Cathedrals of the Russian Orthodox Church are iconic and instantly recognisable. The distinctive domes of St Basil’s Cathedral in Red Square and the Church on Spilled Blood in St Petersburg attract visitors from all over the world. These famous onion domes sprout up all over Russia, particularly in the west of the country, where the towns tend to be older and more numerous. To the north east of Moscow, cities such as Yaroslavl, Vladimir and Suzdal make up the ‘Golden Ring’, ancient towns which played a large part in the formation of the Russian Orthodox Church. These picturesque towns are largely a source of tourism, but in recent years Russia’s Orthodox Church has been undergoing something of a revival.
Russia and religion have a chequered past. Orthodoxy arrived in around 988 AD, when Vladimir the Great chose to introduce Christianity from Byzantium rather than Rome into the then pagan Kievan Rus’. During Ivan the Terrible’s reign in the 16th century, the church was given more power to combat the threat of Christianity in Europe. However, members of the clergy were quashed throughout the Soviet Union as the bolsheviks sought to crush religion. Priests were the target of Lenin and Stalin’s terror, and it is estimated that around 200,000 were killed.
However, despite the Party’s best efforts to infiltrate the minds of its citizens, it was unable to crush religious thought. What is more, the glorification of Party leaders, Lenin and Stalin in particular, arguably served to perpetuate religious sentiment. Fortunately, not all churches were destroyed and many of those that remain are spectacular. The towns on the Golden Ring were largely untouched by Soviet industrialisation and retain their authentic, old-fashioned feel. The town of Sergiev Posad, less than two hours north of Moscow, is home to an impressive fortress, containing several cathedrals, black-robed clergymen, Chinese tourists, and old women coming to pray.
Nowadays, there are strong links between the church and the state. The church benefits financially from the state, while the state uses the church as a conservative influence on government. Indeed, there is evidence to suggest that the increase in people self-identifying as Russian Orthodox is part of a wider nationalist trend, and not necessarily one inspired by religion. The head of the Russian Orthodox Church, Patriarch Kirill, has supported Russian expansion into Crimea and eastern Ukraine, and has close ties to Vladimir Putin.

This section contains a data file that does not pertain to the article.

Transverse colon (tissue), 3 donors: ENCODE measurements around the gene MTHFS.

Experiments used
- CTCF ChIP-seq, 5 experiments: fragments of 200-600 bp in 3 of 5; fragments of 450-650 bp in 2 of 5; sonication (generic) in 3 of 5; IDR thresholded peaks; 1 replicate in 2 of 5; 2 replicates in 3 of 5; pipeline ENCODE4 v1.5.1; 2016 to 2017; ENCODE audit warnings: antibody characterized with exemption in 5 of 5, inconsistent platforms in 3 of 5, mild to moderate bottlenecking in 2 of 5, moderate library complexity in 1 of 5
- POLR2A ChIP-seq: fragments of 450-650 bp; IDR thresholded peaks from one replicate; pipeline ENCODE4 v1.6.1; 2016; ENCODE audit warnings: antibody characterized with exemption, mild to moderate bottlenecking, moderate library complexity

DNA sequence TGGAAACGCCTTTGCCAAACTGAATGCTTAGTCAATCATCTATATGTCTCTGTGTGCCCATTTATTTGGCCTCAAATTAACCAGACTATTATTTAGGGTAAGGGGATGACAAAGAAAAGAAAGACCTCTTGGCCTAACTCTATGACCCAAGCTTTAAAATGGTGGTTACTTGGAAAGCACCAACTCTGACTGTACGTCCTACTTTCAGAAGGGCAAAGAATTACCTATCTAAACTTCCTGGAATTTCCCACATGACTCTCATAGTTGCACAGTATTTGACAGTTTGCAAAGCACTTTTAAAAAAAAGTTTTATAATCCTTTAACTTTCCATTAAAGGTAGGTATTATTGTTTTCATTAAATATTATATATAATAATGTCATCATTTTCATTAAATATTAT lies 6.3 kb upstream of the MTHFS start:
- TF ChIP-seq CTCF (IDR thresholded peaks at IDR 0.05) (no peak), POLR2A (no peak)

Putin likes to be seen in church. He was recently filmed visiting relics of St Nicholas at the Cathedral of Christ the Saviour in Moscow. The relics were on loan from Greece, a deal negotiated between Patriarch Kirill and Pope Francis when they met in Cuba in 2016. Putin’s overt religious displays sit well with the more conservative voters, especially this who attend church regularly themselves.
In 2012, the Pussy Riot scandal became headline news not just in Russia, but around the world as well. The ruthless arrest of the Pussy Riot performers led to large protests and international condemnation. The line from the Kremlin was that these female activists were western puppets and that Russia was under threat from liberalism, in a bid to drum up more nationalist and conservative sentiment. When the protestors turned their attention to Patriarch Kirill and his alleged links to corruption, the Kremlin was given another card to play: that these protestors were blasphemous, anti-Orthodox, and therefore anti-Russia. Naturally, this helped the president to garner yet more conservative support.
Whether or not Putin’s increasingly overt religious sentiment has influenced more people to turn to religion it is difficult to say. There has certainly been a rise in ‘Orthodox Atheism’. In other words, those who uphold some of the church’s values, yet don’t believe in god or attend church. Many households have an icon on the wall, but perhaps don’t practice religion. It does seem to be the case, however, that large swathes of the population respect the religious views and traditions of the Orthodox Church.